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Walter Scott

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For the Scottish historical novelist, see Sir Walter Scott (1771–1832).
Walter Scott
BornJuly 01, 1895
Providence, Rhode Island
DiedMay 12, 1995 (age 99)

Walter Irving Scott (July 1, 1895 - May 12, 1995), born in Providence, Rhode Island was a card sharp that baffled many leading magicians in the 1930s and 40s.


In 1930, Walter Scott, then an unknown card hustler, was brought in to do a demonstration for leading magicians of the time. After Scott was blindfolded, one of the men watching shuffled and cut a pack of cards and handed it to Scott. Blindfolded, he proceeded to deal out six hands of five-card draw poker, and in his hand were four aces and a king. None of the magicians present saw how it had been done, earning Scott the nickname "The Phantom of the Card table", and many believed that his skills rivaled that of Dai Vernon. However the only magician not present that night was Dai Vernon.[1][2][3]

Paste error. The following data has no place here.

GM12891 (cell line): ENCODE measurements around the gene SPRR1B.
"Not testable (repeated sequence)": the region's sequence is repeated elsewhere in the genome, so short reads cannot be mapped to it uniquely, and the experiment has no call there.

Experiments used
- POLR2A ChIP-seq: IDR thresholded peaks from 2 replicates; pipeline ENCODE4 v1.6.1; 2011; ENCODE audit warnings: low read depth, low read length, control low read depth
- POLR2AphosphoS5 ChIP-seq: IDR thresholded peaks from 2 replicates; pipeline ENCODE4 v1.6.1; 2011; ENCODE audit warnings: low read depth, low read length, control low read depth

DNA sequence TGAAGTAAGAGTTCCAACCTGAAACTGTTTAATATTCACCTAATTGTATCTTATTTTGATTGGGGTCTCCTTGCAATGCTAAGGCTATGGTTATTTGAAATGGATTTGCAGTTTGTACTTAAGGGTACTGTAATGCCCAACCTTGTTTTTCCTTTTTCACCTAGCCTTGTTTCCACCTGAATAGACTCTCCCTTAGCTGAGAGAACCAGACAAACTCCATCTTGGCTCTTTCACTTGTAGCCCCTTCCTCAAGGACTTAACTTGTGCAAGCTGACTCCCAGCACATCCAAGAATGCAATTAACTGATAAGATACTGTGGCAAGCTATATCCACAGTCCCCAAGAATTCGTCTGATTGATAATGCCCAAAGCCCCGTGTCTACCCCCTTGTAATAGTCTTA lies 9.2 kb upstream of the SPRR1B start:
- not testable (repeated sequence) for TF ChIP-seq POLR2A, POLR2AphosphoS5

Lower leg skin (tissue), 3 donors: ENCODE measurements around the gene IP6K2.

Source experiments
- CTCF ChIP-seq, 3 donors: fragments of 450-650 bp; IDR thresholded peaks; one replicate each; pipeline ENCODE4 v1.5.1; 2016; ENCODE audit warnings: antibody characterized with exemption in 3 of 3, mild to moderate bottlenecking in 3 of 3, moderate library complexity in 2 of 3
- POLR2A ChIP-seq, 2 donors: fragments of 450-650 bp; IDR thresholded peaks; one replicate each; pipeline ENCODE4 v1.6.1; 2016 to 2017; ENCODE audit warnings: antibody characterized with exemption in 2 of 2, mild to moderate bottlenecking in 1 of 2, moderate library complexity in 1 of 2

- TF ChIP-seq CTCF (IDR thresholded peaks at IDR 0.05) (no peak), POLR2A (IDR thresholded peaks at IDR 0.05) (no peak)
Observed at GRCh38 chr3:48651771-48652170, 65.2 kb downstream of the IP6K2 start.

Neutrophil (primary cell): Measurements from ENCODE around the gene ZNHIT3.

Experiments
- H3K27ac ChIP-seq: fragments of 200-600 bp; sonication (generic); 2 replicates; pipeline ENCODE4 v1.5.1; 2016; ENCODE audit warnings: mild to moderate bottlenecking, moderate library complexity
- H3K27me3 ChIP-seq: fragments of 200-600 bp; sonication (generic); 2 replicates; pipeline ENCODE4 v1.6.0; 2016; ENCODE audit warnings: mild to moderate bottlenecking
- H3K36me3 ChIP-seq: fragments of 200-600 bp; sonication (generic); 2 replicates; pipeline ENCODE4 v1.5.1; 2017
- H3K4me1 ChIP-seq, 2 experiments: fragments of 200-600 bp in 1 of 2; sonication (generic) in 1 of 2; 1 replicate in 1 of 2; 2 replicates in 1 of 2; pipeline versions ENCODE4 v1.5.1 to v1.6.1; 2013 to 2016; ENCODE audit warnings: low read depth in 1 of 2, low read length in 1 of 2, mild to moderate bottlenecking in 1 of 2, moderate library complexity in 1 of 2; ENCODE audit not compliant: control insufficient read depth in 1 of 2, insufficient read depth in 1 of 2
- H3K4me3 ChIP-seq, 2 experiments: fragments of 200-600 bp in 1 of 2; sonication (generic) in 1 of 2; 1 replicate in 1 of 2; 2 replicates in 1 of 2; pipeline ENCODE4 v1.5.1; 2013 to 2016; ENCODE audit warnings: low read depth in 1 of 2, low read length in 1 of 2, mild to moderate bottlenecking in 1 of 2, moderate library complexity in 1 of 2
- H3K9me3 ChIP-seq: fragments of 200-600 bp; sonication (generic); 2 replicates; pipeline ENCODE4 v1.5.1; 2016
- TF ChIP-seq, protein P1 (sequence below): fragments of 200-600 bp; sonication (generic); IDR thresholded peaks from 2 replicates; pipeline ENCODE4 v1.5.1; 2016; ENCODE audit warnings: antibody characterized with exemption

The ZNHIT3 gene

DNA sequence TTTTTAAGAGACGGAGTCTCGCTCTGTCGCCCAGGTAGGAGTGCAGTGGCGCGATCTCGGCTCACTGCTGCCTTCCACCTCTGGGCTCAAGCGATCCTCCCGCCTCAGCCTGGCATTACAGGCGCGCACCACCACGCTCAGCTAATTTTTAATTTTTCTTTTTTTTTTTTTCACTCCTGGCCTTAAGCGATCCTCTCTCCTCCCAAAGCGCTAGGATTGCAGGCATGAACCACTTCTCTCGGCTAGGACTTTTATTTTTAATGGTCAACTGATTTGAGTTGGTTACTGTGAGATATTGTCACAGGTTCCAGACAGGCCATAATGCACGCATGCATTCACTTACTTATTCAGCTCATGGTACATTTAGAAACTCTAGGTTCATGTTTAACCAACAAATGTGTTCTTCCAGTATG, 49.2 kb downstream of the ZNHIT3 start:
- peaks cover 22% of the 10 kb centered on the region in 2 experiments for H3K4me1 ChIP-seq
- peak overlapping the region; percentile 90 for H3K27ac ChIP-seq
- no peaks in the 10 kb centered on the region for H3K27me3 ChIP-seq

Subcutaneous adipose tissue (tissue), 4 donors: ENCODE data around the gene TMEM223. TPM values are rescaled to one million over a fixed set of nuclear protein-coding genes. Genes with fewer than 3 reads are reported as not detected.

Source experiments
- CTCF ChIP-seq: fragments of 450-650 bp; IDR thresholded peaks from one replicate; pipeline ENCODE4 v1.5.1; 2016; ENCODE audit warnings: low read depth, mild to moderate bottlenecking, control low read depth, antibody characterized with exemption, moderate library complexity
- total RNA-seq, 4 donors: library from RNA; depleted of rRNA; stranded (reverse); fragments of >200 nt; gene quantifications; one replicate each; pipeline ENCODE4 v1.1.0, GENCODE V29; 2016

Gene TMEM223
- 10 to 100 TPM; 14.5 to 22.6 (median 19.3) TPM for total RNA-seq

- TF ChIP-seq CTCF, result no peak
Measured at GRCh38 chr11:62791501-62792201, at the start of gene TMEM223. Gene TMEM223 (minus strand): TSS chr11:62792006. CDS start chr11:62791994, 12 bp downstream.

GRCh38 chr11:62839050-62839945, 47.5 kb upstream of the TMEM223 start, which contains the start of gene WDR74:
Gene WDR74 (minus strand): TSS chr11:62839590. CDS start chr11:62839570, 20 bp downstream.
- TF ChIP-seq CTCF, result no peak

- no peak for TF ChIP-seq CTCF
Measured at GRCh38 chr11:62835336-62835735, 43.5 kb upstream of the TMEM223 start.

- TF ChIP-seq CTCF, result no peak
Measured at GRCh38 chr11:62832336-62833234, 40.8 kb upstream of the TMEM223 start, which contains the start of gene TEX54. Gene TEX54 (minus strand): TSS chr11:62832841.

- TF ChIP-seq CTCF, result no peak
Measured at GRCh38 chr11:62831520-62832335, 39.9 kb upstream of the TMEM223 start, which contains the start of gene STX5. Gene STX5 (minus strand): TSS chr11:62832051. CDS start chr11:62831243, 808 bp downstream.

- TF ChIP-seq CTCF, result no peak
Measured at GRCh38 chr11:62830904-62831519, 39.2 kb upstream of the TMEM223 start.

1. The Phantom of the Card Table by Eddie McGuire (1930), reprint in The Linking Ring, Nov & Dec 1953.
  2. Phantoms of the Card Table by David Britland and Gazzo (2003)
  3. Article Genii 1980 June